Hungarian PM weighs options as protests against Chinese university intensify

Budapest’s residents have been protesting against the Hungarian government’s plans to build a Chinese-funded university in the city. Is Hungary’s prime minister, Viktor Orbán, about to do a U-turn?

Since 10,000 protesters gathered in Budapest on June 5, Hungary’s opposition parties have said they will fight to overturn government plans enabling the Shanghai-based Fudan University to establish its first European campus in the Hungarian capital.

Hungary’s parliament is expected to pass a bill facilitating the new campus at its last session before the summer recess on June 15.

“Let’s make it clear whom we are not protesting against,” Mayor of Budapest Gergely Karácsony told protesters. “We have our problem with dictators – we are not in the least protesting against Chinese people who live together with us peacefully in this marvellous city.”

Karácsony, from the liberal opposition and likely to lead a united opposition in the 2022 parliamentary elections against PM Viktor Orbán’s Fidesz party, argues that the campus would benefit only “rich” foreigners, and leave Hungary in debt to China and vulnerable to its influence.

China’s influence in Central and South-East Europe has been growing in recent years and some fear this is undermining the European Union. Karácsony noted that Orbán had blocked several EU statements denouncing China’s record on human rights this year.

Hungarian news site Direkt36 claims to have seen government documents indicating that Fudan Hungary University would cost 1.5 billion euros, of which 1.3 billion euros would be covered by a loan from China.

The documents show the campus would be situated in Budapest’s southern Ninth District on the site of the planned Budapest Student City development, intended to provide affordable housing for 12,000 Hungarian students.

The documents also show that construction of the campus would be carried out by the China State Construction Engineering Corporation (CSCEC) with no competitive bidding in a state-to-state arrangement meant to bypass EU procurement rules. Final construction of the 500,000 square metre site is planned for 2024 and will be built using only Chinese labour and materials.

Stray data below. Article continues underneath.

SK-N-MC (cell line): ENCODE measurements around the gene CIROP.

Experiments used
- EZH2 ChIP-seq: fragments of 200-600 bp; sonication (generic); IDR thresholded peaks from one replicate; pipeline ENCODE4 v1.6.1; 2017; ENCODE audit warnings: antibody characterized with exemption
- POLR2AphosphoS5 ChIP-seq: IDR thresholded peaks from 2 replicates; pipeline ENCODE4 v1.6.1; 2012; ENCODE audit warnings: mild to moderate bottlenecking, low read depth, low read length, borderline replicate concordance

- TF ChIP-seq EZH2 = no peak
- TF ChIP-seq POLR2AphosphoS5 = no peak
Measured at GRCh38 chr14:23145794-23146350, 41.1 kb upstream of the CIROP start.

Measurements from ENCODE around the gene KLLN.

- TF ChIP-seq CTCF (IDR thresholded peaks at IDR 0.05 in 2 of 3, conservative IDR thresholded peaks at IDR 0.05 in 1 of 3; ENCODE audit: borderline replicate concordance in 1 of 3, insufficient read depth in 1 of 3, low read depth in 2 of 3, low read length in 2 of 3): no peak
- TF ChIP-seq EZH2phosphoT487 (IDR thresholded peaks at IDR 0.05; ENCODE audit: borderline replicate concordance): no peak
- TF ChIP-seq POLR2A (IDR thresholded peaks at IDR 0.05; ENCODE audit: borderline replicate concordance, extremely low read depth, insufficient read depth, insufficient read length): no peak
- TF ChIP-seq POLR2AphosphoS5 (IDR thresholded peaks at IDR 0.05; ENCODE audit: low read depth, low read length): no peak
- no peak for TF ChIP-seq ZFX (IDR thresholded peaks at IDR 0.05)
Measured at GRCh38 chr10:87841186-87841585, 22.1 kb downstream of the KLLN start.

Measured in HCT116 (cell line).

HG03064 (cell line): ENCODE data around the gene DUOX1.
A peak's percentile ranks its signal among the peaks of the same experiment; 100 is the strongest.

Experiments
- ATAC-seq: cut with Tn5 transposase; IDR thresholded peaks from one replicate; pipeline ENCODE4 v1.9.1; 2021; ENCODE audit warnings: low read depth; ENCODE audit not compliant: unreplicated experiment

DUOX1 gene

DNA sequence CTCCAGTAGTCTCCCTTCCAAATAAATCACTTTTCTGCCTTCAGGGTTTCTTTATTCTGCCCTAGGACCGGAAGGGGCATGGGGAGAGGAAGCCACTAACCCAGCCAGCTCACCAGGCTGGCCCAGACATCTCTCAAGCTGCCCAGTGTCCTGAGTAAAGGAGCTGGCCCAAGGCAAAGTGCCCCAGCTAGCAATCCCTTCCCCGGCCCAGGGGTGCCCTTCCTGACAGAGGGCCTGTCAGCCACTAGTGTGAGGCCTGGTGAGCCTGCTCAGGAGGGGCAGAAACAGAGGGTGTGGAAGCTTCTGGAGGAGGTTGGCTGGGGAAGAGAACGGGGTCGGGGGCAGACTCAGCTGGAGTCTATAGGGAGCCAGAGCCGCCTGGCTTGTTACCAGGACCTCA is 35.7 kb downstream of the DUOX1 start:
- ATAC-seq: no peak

Protests grow

Opposition politicians and economists have criticised the high cost of the project and a lack of transparency and plan to launch a petition and stage more demonstrations.

The organisers of the protests wrote on Facebook that “Fidesz is selling Hungarian students’ apartments and their future wholesale, only to be able to bring the elite university of the Chinese dictatorship to the country.”

In the area where the campus is due to be built, activists have put up fake street signs designed to annoy the Chinese Communist party, like Free Hong Kong Road, Dalai Lama Street and Uyghur Martyrs Street.

A survey of Hungarians conducted in mid-May and published by the Republikon Institute found that 66 per cent of respondents opposed the campus plan, with 27 per cent supporting it.

CEU hypocrisy

In 2018, Hungarians protested in support of the Central European University (CEU), founded by US-Hungarian billionaire George Soros. The CEU was forced to leave the country after pressure from the government.

The CEU, which is registered in the US but operated its main campus in Budapest, said it had complied with a 2017 law which requires foreign universities to operate in their home countries after opening a facility in New York state.

The European Court of Justice (ECJ) later ruled against the law, saying that “the conditions introduced by Hungary to enable foreign higher education institutions to carry out their activities in its territory are incompatible with EU law.”

The ruling, in 2020, came too late to save CEU, however.

Defending the plans

Hungarian news agency MTI cited the country’s deputy minister of innovation and technology, Tamás Schanda, saying the protests were “unnecessary,” dismissing “political hysteria” based on what he said was “unfounded rumours and media reports”.

Beijing has also defended its plans. Foreign ministry spokesperson Wang Wenbin said the plan was “in line with the current trend of the times and the interests of all parties”.

“A few Hungarian politicians are trying to hype up China-related issues in order to grab attention and obstruct China-Hungary cooperation. This behaviour is contemptible,” Wenbin said.

There are signs, however, that Orbán – spooked by the protests and the fact that for the first time since taking office in 2010, he will face a united opposition in next year’s parliamentary elections – may be ready to back down.

His chief of staff Gergely Gulyás said on June 6 that Budapest residents would be able to decide in a referendum whether to proceed with the project once costs and other conditions had been finalised.

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